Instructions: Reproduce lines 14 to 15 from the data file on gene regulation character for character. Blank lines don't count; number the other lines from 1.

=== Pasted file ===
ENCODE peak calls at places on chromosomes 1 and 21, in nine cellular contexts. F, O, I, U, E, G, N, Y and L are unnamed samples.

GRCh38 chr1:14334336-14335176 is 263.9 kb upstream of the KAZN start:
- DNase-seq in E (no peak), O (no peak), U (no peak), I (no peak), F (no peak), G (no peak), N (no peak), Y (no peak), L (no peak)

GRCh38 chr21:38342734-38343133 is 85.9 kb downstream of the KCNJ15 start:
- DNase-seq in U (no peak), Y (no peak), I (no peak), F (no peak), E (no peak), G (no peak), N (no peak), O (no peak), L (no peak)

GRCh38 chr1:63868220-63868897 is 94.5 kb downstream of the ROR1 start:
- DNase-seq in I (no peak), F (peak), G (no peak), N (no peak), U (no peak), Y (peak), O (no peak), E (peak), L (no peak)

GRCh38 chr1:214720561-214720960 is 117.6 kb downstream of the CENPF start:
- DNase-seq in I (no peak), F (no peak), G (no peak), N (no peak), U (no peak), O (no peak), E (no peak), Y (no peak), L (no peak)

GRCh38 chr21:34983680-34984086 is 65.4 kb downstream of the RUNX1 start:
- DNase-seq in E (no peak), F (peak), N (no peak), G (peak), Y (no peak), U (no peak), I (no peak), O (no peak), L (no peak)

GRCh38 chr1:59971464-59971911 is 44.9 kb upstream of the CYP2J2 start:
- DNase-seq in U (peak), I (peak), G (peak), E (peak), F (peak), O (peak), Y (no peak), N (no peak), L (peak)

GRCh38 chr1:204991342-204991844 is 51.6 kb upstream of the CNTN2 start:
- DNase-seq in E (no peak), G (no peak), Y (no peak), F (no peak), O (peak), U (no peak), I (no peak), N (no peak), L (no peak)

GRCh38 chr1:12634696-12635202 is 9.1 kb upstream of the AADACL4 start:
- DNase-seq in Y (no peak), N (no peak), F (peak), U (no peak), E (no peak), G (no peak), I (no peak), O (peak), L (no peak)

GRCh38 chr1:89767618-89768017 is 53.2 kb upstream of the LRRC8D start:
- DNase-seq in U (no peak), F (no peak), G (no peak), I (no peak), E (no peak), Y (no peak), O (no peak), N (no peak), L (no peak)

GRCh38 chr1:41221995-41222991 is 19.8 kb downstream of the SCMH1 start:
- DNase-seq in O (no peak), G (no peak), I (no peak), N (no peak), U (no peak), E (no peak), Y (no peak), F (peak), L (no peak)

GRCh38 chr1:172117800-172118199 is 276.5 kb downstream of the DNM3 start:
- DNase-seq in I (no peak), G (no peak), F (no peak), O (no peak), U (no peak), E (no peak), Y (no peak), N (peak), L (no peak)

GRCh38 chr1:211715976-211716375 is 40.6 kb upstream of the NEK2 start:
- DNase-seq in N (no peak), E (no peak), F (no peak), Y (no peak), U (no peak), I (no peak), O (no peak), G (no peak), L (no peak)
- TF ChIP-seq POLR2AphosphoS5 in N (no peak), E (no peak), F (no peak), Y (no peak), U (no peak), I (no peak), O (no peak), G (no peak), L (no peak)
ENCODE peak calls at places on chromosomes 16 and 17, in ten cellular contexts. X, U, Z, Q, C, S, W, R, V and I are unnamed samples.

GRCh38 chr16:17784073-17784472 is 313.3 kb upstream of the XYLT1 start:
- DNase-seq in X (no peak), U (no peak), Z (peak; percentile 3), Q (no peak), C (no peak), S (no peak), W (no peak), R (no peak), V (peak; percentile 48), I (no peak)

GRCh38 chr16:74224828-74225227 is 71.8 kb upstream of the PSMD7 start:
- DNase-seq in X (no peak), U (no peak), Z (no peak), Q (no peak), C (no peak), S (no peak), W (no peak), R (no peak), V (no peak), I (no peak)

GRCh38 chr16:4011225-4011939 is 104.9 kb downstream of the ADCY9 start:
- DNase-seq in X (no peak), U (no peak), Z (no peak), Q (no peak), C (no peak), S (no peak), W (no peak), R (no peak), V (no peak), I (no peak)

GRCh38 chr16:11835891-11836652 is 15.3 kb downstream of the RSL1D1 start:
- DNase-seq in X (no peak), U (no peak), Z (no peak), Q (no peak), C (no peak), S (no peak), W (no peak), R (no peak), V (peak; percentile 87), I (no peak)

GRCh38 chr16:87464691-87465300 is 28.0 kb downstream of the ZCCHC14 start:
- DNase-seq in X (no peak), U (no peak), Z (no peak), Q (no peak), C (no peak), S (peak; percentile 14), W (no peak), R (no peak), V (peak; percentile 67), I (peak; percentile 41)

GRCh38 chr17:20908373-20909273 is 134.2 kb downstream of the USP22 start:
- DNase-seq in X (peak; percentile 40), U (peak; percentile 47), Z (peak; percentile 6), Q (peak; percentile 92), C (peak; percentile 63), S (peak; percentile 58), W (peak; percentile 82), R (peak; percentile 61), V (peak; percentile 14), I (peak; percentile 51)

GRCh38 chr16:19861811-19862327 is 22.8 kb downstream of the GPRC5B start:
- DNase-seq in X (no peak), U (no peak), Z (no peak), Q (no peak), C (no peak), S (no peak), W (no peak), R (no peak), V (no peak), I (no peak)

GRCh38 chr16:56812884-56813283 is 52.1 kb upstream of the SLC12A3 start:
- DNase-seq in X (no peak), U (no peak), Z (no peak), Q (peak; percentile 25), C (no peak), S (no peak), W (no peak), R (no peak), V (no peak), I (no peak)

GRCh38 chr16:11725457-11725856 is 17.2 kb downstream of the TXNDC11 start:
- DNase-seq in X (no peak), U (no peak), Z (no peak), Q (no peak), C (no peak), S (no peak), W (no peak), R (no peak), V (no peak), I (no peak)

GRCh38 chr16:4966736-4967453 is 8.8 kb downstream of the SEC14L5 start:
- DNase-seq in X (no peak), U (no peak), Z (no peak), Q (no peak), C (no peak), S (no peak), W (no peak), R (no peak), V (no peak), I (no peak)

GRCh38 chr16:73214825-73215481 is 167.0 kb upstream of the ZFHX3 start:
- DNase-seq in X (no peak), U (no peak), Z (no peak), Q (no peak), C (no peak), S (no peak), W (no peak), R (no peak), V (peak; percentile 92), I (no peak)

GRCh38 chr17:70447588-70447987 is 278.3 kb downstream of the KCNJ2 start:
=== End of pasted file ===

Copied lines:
GRCh38 chr1:204991342-204991844 is 51.6 kb upstream of the CNTN2 start:
- DNase-seq in E (no peak), G (no peak), Y (no peak), F (no peak), O (peak), U (no peak), I (no peak), N (no peak), L (no peak)